by Bob Beranek
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There are benefits and drawbacks to both mobile and in-shop installations. However, the introduction of Advanced Driver Assistance Systems (ADAS) has again brought this issue to the forefront, and added another reason why in-shop installations may be better than mobile. It is possible to reverse a consumer demand for mobile installations to a demand for in-shop installations if you make the decision and change your marketing efforts.

In Europe, glass shops have never stopped practicing in-shop auto glass installations and they don’t have a problem convincing their customers to choose quality over convenience. Their customers don’t demand mobile service because it is not offered. In the United States however, we have a problem of our own making. Mobile service began in the United States in the 1950s and we have been doing it ever since. Even with the introduction of moisture curing polyurethane, larger glass parts, one-man sets and now ADAS, we still feel that if we don’t provide mobile service we will not succeed.

Think for a moment how much you pay for tools, supplies, vehicles and equipment for delivering mobile service. Think for moment what problems mobile service creates for the delivery of your product. Think for a moment how many callbacks were caused and how much time was wasted because of mobile service. Think about the long-term injuries that result in one-man trucks and mobile service.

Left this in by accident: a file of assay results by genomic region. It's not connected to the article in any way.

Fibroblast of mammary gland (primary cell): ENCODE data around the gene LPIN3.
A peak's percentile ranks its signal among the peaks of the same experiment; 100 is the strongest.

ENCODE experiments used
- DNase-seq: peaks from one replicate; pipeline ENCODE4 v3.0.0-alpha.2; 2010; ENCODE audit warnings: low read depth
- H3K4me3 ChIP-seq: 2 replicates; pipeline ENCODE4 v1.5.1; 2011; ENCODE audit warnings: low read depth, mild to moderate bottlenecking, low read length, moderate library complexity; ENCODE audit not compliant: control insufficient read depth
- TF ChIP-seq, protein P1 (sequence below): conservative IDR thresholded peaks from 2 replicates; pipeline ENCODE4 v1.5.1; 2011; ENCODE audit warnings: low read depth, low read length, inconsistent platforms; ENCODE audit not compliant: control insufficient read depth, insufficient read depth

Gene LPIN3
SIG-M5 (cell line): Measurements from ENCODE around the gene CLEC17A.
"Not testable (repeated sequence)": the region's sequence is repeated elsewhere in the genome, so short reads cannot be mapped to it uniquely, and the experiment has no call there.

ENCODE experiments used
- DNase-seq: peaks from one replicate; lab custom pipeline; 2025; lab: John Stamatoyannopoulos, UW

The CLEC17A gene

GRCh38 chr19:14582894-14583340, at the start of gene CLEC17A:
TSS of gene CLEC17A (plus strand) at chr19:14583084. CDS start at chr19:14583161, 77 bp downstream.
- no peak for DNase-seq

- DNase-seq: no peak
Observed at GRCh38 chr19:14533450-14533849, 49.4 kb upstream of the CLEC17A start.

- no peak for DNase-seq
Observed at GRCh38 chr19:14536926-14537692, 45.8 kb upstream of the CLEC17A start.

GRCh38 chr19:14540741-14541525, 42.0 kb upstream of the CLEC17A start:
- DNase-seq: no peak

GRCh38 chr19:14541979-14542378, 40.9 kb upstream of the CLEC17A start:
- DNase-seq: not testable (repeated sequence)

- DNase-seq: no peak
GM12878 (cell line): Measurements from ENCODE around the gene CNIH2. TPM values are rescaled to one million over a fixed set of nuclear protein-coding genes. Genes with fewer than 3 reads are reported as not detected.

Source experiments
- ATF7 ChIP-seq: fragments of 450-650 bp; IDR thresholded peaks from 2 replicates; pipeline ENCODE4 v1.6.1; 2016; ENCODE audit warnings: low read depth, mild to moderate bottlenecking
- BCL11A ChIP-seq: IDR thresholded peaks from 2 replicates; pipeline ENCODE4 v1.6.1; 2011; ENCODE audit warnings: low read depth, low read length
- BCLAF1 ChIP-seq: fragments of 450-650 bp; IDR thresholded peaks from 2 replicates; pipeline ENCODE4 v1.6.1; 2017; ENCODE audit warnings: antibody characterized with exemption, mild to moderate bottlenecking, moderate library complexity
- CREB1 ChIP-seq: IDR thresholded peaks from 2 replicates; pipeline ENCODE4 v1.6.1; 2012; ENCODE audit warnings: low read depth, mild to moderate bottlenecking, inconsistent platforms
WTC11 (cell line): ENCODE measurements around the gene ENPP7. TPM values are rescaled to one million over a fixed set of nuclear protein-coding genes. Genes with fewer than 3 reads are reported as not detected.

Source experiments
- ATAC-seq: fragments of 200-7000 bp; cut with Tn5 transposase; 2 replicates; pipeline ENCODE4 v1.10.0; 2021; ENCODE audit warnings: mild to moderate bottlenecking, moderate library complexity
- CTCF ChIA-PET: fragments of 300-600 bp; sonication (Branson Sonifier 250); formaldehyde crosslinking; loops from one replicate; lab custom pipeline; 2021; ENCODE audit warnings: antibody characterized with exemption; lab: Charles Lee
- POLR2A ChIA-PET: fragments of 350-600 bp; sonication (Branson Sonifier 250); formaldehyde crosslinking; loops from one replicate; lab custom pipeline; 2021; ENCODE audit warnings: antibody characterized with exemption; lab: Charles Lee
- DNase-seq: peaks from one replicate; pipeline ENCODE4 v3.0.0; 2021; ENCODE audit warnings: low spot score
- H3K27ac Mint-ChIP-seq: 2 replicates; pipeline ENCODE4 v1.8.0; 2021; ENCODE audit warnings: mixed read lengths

I challenge all of you owners to put a pencil to the calculation of what mobile service costs you. Then take that revenue saved and see where you could put that money to better use. Would it be in marketing in-shop installation quality?  Upgrading your facility to make your customers more comfortable when they are waiting for their vehicle?  Renting cars for those that must leave?  Buying faster cure urethanes for faster turnaround time?  Of course, you can just put that saved revenue directly into your pockets as profits earned.